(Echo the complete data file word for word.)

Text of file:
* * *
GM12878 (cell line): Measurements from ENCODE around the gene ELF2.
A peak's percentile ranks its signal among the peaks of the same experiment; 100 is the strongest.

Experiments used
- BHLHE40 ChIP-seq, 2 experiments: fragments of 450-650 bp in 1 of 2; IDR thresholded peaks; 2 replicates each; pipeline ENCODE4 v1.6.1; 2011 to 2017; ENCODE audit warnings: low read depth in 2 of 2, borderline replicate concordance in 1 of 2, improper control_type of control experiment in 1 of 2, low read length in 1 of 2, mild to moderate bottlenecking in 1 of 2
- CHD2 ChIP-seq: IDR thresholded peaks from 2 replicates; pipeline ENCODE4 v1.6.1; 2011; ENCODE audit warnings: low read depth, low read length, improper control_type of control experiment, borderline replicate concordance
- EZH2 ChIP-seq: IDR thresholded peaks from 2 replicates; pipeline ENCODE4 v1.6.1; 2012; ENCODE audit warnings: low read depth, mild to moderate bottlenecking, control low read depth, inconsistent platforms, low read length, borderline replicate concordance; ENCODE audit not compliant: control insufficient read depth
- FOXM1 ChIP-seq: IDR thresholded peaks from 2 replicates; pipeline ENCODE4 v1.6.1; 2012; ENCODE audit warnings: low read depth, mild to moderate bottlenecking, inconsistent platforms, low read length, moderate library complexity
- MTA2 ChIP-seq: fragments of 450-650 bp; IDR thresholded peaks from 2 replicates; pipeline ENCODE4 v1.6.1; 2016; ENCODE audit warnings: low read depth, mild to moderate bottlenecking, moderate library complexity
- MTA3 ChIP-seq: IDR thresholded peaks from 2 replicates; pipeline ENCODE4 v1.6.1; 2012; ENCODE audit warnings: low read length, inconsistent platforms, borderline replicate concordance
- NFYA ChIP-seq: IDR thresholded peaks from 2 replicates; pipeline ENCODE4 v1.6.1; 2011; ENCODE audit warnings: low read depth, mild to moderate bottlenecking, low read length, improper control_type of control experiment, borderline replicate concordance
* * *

GM12878 (cell line): Measurements from ENCODE around the gene ELF2.
A peak's percentile ranks its signal among the peaks of the same experiment; 100 is the strongest.

Experiments used
- BHLHE40 ChIP-seq, 2 experiments: fragments of 450-650 bp in 1 of 2; IDR thresholded peaks; 2 replicates each; pipeline ENCODE4 v1.6.1; 2011 to 2017; ENCODE audit warnings: low read depth in 2 of 2, borderline replicate concordance in 1 of 2, improper control_type of control experiment in 1 of 2, low read length in 1 of 2, mild to moderate bottlenecking in 1 of 2
- CHD2 ChIP-seq: IDR thresholded peaks from 2 replicates; pipeline ENCODE4 v1.6.1; 2011; ENCODE audit warnings: low read depth, low read length, improper control_type of control experiment, borderline replicate concordance
- EZH2 ChIP-seq: IDR thresholded peaks from 2 replicates; pipeline ENCODE4 v1.6.1; 2012; ENCODE audit warnings: low read depth, mild to moderate bottlenecking, control low read depth, inconsistent platforms, low read length, borderline replicate concordance; ENCODE audit not compliant: control insufficient read depth
- FOXM1 ChIP-seq: IDR thresholded peaks from 2 replicates; pipeline ENCODE4 v1.6.1; 2012; ENCODE audit warnings: low read depth, mild to moderate bottlenecking, inconsistent platforms, low read length, moderate library complexity
- MTA2 ChIP-seq: fragments of 450-650 bp; IDR thresholded peaks from 2 replicates; pipeline ENCODE4 v1.6.1; 2016; ENCODE audit warnings: low read depth, mild to moderate bottlenecking, moderate library complexity
- MTA3 ChIP-seq: IDR thresholded peaks from 2 replicates; pipeline ENCODE4 v1.6.1; 2012; ENCODE audit warnings: low read length, inconsistent platforms, borderline replicate concordance
- NFYA ChIP-seq: IDR thresholded peaks from 2 replicates; pipeline ENCODE4 v1.6.1; 2011; ENCODE audit warnings: low read depth, mild to moderate bottlenecking, low read length, improper control_type of control experiment, borderline replicate concordance